JUL 24, 2023 1:30 PM PDT

Hubble Telescope Observes Boulders Shaken Off Asteroid Dimorphos After NASA's DART Experiment

NASA’s Hubble Space Telescope recently imaged debris from asteroid Dimorphos that was blasted away as a result of the agency’s Double Asteroid Redirection Test (DART) experiment that deliberately struck the asteroid on September 26, 2022, at 14,000 miles per hour. The impact, which was monitored by the LUKE (LICIACube Unit Key Explorer) camera onboard the Italian autonomous spacecraft, LICIACube, proved to be successful as NASA announced a few weeks later that the impact changed the asteroid’s orbit. While the goal of the experiment was to change the orbital period of Dimorphos by 73 seconds or greater, the data showed the impact changed the orbit by 32 minutes with a margin of error of approximately 2 minutes.

NASA Hubble image taken in December 2022 of asteroid Dimorphos with its debris field encircling the asteroid that was produced from the DART impact in September 2022. (Credit: NASA, ESA, David Jewitt (UCLA); Alyssa Pagan (STScI))

October 2022 video of Hubble observing the immediate aftermath of the DART impact.

Now almost one year later, Hubble has observed approximately 37 fragments of boulders and rubble drifting away from Dimorphos. They are estimated to be traveling at slightly over one-half mile per hour and range in size from three to 22 feet in diameter, and the combined mass of the debris is approximately 0.1 percent of the total mass of Dimorphos.

"This is a spectacular observation – much better than I expected,” said Dr. David Jewitt, who is a Distinguished Professor in the Department of Earth, Planetary & Space Sciences at UCLA and has been using Hubble to monitor changes in Dimorphos both pre- and post-impact from DART. “The numbers, sizes, and shapes of the boulders are consistent with them having been knocked off the surface of Dimorphos by the impact. The boulders are some of the faintest things ever imaged inside our solar system."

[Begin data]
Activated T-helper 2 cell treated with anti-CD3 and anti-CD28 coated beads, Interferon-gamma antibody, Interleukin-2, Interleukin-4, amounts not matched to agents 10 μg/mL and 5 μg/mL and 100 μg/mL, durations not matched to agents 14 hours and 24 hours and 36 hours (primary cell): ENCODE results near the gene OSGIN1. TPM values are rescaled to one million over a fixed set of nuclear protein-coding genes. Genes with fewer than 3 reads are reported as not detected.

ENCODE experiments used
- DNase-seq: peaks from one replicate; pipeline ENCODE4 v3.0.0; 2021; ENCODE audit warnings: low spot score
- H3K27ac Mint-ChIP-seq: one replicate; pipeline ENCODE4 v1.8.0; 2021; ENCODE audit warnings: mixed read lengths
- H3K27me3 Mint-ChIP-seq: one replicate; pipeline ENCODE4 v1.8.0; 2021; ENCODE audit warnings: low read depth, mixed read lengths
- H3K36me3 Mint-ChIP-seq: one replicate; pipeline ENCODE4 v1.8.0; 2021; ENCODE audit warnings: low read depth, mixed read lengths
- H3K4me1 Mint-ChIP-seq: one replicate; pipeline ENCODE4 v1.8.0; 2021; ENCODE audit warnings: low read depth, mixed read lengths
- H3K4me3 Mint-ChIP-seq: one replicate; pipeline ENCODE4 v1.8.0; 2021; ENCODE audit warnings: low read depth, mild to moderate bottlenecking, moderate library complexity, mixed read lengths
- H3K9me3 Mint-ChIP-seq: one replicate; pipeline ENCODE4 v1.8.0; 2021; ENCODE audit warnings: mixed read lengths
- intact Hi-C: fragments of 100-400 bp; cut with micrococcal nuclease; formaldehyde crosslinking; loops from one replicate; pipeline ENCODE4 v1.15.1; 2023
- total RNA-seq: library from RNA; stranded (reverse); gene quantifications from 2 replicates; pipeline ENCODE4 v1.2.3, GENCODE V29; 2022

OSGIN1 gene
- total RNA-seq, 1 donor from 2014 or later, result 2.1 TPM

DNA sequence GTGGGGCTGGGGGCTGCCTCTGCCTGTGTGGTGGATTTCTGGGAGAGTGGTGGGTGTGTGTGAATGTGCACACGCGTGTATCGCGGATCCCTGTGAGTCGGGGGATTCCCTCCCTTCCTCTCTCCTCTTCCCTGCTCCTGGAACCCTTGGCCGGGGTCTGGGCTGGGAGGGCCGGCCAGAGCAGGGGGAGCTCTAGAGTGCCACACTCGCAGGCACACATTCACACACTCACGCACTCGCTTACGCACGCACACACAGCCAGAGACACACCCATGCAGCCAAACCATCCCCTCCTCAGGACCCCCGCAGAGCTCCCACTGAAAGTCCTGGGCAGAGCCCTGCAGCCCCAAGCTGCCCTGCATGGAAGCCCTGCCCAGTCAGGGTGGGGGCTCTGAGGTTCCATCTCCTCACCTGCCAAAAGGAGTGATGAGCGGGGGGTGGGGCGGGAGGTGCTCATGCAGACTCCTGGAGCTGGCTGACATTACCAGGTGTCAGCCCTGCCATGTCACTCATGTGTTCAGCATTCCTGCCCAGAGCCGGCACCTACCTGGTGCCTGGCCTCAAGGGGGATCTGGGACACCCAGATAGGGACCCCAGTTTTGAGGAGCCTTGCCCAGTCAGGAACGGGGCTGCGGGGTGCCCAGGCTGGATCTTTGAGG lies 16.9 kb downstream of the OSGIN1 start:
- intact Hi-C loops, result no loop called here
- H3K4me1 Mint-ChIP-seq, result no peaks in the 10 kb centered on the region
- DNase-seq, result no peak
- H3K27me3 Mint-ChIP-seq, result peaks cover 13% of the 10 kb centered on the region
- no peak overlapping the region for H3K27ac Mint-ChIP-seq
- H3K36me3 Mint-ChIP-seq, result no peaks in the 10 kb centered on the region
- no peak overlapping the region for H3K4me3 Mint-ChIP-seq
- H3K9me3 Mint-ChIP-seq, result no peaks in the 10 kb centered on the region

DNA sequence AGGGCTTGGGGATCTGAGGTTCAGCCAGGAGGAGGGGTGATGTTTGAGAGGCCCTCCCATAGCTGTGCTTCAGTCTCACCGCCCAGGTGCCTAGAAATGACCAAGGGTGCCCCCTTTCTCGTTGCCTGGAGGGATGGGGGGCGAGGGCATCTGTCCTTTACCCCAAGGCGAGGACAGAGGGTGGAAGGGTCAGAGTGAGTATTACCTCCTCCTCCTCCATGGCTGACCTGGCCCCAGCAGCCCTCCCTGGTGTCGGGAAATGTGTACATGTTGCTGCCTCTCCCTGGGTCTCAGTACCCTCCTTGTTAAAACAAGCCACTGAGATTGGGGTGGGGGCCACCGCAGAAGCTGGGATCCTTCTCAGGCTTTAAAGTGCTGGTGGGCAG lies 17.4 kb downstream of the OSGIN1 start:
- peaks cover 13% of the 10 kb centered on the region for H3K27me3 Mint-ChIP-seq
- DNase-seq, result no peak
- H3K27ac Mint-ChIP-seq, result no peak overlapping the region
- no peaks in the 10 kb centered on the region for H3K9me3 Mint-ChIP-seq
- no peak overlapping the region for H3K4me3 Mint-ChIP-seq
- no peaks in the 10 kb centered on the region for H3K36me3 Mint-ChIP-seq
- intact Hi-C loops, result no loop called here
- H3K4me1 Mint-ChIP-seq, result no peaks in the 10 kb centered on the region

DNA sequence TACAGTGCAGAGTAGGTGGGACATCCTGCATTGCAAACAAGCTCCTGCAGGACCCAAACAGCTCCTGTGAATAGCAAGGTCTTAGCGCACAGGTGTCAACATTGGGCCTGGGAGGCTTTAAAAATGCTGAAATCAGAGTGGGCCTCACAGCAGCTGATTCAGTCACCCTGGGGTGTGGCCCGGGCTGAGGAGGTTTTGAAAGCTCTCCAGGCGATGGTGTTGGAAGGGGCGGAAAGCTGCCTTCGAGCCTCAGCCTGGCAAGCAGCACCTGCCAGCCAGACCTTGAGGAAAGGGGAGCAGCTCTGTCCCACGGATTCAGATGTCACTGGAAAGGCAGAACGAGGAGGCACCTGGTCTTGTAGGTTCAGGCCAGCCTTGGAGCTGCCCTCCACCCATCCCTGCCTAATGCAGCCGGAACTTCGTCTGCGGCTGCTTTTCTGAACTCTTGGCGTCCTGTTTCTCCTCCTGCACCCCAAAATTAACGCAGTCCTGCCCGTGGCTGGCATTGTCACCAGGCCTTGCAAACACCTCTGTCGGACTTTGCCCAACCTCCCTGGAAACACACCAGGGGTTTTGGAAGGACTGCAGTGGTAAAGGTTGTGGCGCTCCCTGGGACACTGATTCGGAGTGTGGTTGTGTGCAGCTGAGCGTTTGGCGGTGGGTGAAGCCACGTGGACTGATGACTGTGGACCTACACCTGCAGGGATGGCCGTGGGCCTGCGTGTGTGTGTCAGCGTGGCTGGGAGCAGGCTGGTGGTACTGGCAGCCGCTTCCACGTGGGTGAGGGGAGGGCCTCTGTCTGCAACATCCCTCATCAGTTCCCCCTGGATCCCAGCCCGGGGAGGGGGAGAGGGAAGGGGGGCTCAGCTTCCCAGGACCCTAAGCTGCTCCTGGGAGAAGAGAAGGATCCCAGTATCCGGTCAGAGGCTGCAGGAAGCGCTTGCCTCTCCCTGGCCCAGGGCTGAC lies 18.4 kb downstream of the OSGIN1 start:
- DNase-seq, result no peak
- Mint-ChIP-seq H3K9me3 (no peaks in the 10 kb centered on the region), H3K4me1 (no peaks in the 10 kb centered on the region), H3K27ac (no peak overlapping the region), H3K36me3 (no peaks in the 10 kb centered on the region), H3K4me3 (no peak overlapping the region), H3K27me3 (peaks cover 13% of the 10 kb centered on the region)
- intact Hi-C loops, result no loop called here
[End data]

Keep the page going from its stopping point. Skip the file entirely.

While Dr. Jewitt estimates that approximately two percent of the surface boulders were excavated from the impact, the mechanisms behind the excavation are still up for debate. Current hypotheses range from seismic activity caused by the impact to a possible ejecta plume. One reason behind all the debris could also be from the loose makeup of Dimorphos, which is hypothesized to be a weakly bound rubble pile that formed from the ejecta of a much larger asteroid, Didymos, and further observations are required to gain a better understanding of the processes at work.

Time-lapse video of the DART impact on asteroid Dimorphos, which is in orbit around Didymos.

"If we follow the boulders in future Hubble observations, then we may have enough data to pin down the boulders' precise trajectories. And then we’ll see in which directions they were launched from the surface," said Dr. Jewitt.

What new discoveries will astronomers make about the debris from Dimorphos, and what can it teach us about impacting asteroids in the coming years and decades? Only time will tell, and this is why we science!

As always, keep doing science & keep looking up!

Sources: EurekAlert!, Wikipedia, Agenzia Spaziale Italiana, NASA, NASA (1), The Johns Hopkins University Applied Physics Laboratory

About the Author
Master's (MA/MS/Other)
Laurence Tognetti is a six-year USAF Veteran who earned both a BSc and MSc from the School of Earth and Space Exploration at Arizona State University. Laurence is extremely passionate about outer space and science communication, and is the author of “Outer Solar System Moons: Your Personal 3D Journey”.
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